You Do You

For a few months now, I’ve wanted to write something on the culture behind the concept of “You do you.” For those who don’t really know what I’m talking about, this has been a trending phrase that started as a positive message meaning to encourage people to be themselves and not have to try and explain their uniqueness or quirky personality.
In this context, it’s a great motto; but are we abusing the concept behind the phrase?

The culture that I’m speaking of is the growing complacency with young adults and teenagers when it comes to fixing our attitudes or striving to be better people.

It is inadvertently telling us that we are perfect exactly as we are and don’t need to change for anyone or anything; that we shouldn’t work to improve ourselves. At least, that’s often what people now mean by it.
This kind of subconscious attitude can negatively impact two huge areas of your life – work life and relationships.

No one successful ever thought to themselves, “I don’t need to improve.”
Our academic, work and financial achievements are gained by working hard to improve our knowledge, skills and work ethic, and learning to approach situations differently than what we’re used to. If we are lazy in our studies and work life, and justify this laziness with things like, “It’s just the way I am.”, we will never achieve much.

Refusing to change and adapt our attitudes and habits will also destroy relationships – family, social and romantic.
It is immature to assume that we will find others who love every part of us, and will not mind our selfish, annoying, or off-putting habits. We all have a bad side, and we’ve all been annoyed by someone else’s bad side. Relationships are built on hard work and compromise – and this is a characteristic of love. If we truly love someone, we respect their likes and dislikes (within reason), and adapt ourselves to accommodate for these things (also within reason).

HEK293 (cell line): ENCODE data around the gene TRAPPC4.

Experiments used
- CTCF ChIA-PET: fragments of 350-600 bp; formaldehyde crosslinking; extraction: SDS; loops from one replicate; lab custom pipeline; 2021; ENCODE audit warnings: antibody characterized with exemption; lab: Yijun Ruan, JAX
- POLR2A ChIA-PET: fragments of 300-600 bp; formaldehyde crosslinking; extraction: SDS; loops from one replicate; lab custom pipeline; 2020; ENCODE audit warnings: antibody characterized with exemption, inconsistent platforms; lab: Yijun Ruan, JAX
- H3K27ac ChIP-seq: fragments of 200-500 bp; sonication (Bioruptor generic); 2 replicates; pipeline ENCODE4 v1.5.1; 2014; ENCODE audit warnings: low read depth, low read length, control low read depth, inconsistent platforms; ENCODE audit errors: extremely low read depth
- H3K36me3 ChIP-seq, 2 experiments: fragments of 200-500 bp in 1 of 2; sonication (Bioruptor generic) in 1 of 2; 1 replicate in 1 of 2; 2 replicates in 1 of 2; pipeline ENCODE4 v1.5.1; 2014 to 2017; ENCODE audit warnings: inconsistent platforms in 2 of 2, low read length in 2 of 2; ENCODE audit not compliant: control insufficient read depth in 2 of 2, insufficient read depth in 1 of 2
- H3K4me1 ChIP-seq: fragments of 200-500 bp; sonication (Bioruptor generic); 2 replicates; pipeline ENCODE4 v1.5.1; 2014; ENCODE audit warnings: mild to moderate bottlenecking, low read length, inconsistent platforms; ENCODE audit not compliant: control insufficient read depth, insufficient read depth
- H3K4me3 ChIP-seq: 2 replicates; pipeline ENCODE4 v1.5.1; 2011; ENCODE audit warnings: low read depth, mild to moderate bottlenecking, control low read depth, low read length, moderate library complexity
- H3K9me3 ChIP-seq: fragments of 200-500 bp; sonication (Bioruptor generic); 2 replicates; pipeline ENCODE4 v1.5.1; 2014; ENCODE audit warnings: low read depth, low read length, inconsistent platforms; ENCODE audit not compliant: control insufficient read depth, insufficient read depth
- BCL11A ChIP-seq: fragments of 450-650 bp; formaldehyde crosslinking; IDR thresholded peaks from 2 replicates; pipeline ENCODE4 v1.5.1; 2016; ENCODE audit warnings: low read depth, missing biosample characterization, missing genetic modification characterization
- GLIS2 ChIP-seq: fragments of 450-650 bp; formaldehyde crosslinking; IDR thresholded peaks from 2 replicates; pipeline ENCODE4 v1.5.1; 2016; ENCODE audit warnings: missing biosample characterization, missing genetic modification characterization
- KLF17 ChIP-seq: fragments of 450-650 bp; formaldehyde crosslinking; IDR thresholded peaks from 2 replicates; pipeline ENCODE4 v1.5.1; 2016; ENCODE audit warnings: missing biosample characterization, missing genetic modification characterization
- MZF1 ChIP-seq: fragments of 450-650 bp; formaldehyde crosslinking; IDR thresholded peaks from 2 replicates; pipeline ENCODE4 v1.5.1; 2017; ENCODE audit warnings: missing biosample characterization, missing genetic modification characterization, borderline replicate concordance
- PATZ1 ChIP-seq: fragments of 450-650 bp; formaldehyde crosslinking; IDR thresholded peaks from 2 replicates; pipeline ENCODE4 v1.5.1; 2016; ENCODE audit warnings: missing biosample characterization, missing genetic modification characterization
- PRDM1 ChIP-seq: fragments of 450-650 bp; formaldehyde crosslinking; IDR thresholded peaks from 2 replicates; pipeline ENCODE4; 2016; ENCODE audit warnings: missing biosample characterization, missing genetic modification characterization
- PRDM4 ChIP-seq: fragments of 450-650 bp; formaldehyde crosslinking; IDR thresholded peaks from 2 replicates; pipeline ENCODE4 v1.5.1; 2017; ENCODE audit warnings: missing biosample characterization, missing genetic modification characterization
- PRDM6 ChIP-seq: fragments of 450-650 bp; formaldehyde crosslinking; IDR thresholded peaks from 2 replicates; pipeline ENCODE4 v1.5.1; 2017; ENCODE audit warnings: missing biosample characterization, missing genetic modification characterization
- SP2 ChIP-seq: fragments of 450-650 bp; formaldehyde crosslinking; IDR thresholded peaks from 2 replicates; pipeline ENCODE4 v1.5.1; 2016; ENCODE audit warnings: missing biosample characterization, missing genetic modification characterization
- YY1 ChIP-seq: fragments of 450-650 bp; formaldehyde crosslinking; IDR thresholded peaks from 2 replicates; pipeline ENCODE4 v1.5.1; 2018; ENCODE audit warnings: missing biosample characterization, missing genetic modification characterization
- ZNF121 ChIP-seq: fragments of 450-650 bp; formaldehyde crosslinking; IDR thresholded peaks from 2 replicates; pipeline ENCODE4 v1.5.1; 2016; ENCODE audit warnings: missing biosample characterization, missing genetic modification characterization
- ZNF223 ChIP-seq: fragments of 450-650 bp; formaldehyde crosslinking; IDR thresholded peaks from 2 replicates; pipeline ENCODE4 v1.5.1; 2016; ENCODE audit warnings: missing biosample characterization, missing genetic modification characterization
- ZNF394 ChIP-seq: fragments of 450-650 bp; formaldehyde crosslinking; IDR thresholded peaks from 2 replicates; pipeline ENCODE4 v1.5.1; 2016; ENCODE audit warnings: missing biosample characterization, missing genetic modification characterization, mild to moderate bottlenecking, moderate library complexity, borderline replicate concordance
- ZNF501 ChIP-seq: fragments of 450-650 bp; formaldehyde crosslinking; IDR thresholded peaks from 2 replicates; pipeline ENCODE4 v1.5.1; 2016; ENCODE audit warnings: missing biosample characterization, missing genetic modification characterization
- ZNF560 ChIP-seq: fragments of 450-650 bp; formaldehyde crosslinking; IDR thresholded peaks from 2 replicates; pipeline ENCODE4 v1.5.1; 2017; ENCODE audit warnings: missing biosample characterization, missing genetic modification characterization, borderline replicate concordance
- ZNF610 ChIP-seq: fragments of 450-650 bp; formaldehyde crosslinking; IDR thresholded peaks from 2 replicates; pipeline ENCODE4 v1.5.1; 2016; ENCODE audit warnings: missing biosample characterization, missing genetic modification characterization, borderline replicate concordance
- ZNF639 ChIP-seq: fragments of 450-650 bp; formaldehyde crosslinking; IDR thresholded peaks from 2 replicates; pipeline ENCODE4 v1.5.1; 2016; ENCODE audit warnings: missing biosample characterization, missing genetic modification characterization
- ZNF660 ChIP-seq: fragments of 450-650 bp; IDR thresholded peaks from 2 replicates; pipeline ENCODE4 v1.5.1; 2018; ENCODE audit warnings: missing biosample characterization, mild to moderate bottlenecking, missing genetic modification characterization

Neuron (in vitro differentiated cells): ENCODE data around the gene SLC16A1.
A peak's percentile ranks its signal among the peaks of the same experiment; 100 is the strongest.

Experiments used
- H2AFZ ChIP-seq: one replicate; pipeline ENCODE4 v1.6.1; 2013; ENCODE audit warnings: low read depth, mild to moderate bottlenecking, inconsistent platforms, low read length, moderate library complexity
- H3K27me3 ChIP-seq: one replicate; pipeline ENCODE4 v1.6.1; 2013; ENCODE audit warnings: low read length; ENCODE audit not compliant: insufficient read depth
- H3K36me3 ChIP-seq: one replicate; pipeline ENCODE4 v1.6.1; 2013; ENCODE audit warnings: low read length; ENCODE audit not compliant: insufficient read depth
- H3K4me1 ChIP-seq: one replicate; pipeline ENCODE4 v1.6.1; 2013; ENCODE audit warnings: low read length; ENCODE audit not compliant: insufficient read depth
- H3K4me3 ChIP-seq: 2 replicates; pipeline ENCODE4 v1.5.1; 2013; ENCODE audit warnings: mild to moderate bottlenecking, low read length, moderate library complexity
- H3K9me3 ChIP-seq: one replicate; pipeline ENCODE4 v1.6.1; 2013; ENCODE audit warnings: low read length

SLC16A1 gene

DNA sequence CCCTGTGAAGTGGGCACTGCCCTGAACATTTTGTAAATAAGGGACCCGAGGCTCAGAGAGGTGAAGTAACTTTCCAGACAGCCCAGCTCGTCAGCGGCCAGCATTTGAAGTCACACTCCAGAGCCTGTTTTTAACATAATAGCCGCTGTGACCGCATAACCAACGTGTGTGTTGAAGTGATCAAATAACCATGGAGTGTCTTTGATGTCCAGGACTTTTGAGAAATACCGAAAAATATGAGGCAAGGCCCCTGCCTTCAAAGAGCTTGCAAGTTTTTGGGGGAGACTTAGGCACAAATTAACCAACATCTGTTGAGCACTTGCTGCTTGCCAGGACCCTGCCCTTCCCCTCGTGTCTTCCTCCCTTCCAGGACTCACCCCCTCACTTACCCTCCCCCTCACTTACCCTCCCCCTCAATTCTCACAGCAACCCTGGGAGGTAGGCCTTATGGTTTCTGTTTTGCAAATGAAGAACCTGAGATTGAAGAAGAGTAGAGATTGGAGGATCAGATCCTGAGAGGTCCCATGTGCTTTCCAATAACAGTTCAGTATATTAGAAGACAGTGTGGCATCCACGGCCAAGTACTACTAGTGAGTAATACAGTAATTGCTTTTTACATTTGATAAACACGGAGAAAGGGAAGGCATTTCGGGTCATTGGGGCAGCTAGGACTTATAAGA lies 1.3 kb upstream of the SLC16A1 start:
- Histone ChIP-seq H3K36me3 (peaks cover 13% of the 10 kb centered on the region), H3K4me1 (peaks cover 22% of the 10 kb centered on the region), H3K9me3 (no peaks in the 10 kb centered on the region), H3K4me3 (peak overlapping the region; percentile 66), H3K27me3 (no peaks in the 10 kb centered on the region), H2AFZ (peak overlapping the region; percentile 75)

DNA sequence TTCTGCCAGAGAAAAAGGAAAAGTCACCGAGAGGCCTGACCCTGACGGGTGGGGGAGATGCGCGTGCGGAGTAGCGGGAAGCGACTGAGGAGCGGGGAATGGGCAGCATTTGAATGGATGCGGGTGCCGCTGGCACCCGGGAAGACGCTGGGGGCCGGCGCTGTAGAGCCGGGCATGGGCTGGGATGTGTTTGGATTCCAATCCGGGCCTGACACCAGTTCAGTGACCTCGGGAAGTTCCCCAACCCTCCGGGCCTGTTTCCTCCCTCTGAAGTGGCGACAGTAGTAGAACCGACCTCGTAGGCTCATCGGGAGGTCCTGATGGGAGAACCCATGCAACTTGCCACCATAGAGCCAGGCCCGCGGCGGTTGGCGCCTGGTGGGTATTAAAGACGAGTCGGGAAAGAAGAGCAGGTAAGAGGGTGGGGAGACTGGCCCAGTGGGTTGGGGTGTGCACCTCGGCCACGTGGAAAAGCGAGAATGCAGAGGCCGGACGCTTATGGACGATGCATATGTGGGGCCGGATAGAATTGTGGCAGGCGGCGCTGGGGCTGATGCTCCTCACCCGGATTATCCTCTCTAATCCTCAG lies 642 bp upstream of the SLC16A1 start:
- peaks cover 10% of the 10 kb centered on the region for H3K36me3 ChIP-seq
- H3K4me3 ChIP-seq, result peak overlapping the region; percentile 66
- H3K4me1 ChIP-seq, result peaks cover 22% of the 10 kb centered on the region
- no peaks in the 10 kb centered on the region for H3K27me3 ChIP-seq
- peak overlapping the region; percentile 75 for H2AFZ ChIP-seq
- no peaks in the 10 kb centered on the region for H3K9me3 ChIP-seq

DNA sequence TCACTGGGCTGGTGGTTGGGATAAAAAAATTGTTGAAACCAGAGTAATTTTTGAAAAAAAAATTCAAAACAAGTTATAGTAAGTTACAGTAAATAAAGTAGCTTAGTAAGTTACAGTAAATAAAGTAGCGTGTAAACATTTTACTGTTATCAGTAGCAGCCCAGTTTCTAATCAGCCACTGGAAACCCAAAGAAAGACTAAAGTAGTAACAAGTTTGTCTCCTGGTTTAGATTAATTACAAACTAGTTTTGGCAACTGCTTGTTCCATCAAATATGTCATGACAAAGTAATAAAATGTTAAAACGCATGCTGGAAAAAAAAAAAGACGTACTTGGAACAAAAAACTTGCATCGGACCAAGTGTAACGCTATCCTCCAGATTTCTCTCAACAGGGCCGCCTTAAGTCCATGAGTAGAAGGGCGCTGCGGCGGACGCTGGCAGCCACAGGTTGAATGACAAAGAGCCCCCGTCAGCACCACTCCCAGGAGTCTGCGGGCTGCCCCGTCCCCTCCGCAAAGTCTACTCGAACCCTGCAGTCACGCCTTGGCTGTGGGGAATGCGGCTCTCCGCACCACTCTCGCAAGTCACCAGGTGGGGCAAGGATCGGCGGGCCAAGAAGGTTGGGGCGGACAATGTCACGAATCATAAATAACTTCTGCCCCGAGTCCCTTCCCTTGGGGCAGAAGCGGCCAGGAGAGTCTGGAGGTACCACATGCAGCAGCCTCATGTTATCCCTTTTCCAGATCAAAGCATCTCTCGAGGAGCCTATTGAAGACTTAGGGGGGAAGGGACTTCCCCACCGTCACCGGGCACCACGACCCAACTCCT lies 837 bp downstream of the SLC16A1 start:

Belief systems evolved from cute phrases such as “you do you” are breeding selfishness and disguising it as happiness. The belief that we do not need to change and improve ourselves is born completely of selfish intent.

Ironically, the happiest people I know are those who understand the necessity of compromise, and who put others before themselves. By that token, some of the unhappiest people I know are those who refuse to change.
If we aren’t changing then we are not growing, and if we are not growing then we are dying.

“You do you” belief systems and lifestyles are not a cure for anxiety or depression either. Doing whatever we feel like, without discipline, consideration for others or wisdom, especially for those already affected by mental illness, will usually only lead to destructive thoughts and actions – damaging relationships and increasing the fear of isolation.

We definitely have times when we need to focus on ourselves and ensure that we are healthy, strong and happy. We do need to stay true to who we are, and we are all beautiful.
Selfish lifestyles and negative thought patterns aren’t beautiful. Everyone struggles with keeping these things is check, and that’s normal. It’s a part of life. But let’s never be complacent with trying to build our character – for our sake and for the sake of the people we love.

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